Tolerance of a person, hardly tolerance of wrong.
Cardinal Ratzinger: “I would say that a man of conscience is one who never acquires tolerance, well-being, success, public standing, and approval on the part of prevailing opinion at the expense of truth.” (The Priest, Autumn, 1993).

As Archbishop Fulton J Sheen has written: we “are suffering from tolerance: tolerance of right and wrong, truth and error, virtue and evil, Christ and chaos.

“A person who can make up his or her mind in an orderly way, as a person might make up a bed, is called a bigot; but a person who cannot make up his or her mind, any more than one can make up for lost time, is called tolerant and broadminded.”
**Address of Papal Theologian on Natural Moral Law
The Moral Natural Law: Problems and Prospects **
“In fact, in the Western world, at least in the public sphere, there is bleeding atrophy of understanding what is natural and what is not, leading to changes in ethical mores that are amounting to a profound revolution of the foundations of civilization. These changes are not taking place in the name of some forceful ideology, capable of mustering the support of crowds – as was the case with nationalism and communism, both of which had an altruist element within them – but in the name of pure hedonism and anti-rationalist skepticism, hidden under the mask of tolerance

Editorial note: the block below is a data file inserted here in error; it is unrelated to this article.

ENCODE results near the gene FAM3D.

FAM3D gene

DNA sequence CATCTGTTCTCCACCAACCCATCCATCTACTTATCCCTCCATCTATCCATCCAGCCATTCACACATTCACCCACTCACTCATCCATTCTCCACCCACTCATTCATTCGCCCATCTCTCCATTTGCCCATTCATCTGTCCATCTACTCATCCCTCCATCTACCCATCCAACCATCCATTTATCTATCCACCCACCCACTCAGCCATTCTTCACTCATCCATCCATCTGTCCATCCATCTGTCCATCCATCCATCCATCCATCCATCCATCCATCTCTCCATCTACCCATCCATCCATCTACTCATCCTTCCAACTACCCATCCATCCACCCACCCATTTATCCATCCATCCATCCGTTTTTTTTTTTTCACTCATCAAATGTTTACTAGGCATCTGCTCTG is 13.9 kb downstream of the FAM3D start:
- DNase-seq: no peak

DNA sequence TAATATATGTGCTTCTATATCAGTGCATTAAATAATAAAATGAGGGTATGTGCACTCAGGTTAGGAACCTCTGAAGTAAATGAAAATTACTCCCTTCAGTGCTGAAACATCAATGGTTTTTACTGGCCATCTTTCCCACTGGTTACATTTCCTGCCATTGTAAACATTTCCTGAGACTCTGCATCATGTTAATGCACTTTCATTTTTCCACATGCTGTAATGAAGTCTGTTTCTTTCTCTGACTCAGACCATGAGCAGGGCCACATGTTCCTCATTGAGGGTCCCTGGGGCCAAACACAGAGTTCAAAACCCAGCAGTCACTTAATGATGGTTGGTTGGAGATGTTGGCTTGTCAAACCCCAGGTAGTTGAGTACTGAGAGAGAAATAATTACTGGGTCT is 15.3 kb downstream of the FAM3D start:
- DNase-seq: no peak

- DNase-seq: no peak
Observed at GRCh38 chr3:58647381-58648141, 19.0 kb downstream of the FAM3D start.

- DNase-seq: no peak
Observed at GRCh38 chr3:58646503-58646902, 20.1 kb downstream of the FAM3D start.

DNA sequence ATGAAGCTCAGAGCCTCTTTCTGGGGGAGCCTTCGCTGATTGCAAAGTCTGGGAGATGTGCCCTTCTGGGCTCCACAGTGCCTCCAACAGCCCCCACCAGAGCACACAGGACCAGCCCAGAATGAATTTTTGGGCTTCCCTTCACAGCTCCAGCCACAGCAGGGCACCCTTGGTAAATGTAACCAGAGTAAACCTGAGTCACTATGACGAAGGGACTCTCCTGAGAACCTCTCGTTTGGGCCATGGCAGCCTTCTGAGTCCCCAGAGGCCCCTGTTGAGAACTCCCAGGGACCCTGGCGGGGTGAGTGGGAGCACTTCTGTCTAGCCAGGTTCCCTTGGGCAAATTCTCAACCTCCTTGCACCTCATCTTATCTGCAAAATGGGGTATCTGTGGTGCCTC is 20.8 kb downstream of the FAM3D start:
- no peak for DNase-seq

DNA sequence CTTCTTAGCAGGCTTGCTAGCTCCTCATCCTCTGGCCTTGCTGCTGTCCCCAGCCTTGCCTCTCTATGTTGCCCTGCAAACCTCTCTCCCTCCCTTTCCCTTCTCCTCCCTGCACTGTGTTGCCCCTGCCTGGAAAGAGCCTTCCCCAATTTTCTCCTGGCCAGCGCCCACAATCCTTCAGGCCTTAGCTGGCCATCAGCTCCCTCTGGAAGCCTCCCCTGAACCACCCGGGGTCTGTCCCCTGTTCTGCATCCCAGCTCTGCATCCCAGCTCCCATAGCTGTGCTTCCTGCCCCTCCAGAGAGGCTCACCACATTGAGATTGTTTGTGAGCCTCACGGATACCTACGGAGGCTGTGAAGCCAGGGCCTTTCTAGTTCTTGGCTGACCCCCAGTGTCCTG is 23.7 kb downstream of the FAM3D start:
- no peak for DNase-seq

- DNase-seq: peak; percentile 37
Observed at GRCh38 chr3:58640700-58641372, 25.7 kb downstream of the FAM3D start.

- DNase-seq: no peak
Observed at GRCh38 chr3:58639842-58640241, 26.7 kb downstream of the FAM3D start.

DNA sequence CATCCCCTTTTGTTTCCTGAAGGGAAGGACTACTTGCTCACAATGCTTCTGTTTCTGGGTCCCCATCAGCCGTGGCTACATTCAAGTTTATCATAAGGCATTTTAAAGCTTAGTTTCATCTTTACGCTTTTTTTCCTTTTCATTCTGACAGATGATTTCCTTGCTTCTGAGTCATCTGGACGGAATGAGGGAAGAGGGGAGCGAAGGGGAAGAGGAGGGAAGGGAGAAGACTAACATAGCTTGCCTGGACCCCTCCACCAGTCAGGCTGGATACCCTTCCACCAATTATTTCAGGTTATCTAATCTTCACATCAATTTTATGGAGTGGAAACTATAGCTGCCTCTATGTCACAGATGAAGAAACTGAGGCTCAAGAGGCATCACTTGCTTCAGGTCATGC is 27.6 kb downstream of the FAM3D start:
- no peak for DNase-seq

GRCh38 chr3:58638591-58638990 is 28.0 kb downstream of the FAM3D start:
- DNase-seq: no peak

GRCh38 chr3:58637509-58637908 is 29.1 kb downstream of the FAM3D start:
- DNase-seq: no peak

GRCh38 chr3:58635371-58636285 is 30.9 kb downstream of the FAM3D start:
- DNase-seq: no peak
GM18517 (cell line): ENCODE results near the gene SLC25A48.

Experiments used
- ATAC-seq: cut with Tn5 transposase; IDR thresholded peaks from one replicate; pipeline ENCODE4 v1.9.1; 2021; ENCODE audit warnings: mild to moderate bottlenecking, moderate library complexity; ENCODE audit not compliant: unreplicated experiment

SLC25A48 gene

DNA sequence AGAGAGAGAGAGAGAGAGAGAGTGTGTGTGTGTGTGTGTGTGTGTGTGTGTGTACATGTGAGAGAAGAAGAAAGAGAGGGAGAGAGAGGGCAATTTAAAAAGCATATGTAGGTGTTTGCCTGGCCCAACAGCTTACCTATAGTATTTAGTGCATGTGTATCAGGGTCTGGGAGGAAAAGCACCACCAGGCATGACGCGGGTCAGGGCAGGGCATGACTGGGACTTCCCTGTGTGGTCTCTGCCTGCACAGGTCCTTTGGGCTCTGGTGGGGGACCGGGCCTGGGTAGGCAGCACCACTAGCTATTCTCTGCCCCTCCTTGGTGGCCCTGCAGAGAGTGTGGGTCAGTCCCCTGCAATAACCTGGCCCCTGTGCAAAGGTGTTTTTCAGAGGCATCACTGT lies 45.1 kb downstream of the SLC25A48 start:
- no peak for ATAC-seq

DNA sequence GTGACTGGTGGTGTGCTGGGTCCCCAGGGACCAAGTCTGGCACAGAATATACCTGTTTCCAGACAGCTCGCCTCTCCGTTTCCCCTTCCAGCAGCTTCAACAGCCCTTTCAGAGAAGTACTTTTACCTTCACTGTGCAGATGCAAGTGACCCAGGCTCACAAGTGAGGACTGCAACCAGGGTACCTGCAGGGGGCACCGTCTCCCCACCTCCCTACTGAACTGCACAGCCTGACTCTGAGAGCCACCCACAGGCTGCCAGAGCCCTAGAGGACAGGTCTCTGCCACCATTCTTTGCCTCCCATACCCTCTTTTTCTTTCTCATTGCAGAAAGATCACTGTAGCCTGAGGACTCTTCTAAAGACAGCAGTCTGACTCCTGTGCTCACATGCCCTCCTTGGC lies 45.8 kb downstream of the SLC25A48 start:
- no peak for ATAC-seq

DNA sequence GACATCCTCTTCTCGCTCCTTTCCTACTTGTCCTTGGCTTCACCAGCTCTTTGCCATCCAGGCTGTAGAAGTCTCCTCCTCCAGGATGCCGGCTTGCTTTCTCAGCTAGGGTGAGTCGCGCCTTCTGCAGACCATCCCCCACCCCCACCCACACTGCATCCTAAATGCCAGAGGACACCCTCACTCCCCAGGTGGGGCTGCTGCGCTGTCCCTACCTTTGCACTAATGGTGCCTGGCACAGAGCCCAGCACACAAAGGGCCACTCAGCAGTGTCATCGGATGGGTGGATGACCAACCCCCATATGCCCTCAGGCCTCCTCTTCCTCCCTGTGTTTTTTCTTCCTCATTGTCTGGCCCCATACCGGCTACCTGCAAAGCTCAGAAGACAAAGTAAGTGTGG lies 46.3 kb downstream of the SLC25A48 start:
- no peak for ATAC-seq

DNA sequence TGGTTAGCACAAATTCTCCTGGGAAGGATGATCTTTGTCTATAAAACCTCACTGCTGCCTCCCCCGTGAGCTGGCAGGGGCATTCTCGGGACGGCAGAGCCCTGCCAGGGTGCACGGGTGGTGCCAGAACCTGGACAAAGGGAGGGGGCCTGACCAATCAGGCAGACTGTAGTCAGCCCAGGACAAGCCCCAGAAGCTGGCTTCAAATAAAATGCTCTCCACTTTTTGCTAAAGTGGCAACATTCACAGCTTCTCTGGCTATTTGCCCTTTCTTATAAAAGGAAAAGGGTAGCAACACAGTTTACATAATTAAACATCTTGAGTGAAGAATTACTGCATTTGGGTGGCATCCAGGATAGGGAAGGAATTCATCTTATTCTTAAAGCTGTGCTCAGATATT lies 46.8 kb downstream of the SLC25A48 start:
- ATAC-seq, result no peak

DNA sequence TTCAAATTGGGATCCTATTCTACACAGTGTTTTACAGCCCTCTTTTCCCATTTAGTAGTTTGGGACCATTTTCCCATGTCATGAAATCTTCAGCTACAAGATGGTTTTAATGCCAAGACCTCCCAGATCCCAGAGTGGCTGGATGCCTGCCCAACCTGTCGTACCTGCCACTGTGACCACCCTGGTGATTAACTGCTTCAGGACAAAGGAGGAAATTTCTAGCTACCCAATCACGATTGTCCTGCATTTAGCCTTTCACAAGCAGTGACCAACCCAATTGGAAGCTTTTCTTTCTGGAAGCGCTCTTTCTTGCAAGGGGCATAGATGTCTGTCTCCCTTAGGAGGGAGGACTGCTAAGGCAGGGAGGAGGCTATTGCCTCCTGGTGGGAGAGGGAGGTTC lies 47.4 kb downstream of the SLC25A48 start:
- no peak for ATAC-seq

“What is perplexing, however, is that these new concepts of new virtues are nebulous or ambivalent, and deprived of any rooting in coherent and certain knowledge about the human person, about human nature and its finality. If in the name of tolerance, no certain knowledge may be had about anything, if no one is entitled to declare that he holds any truths as true and therefore universally binding, there is no place for any virtue at all, and all supposedly value-charged statements are in fact empty.”

To quote Dr Jeff Mirus:
“…universal tolerance means the acceptance (and therefore tacit approval) of all behaviors, irrespective of their impact on the common good and on human flourishing. To put the matter simply, tolerance perceived as a virtue always rewards vice….The invocation of tolerance as a virtue will always undermine prudence, the real and necessary virtue that enables us to match proper solutions to particular problems.”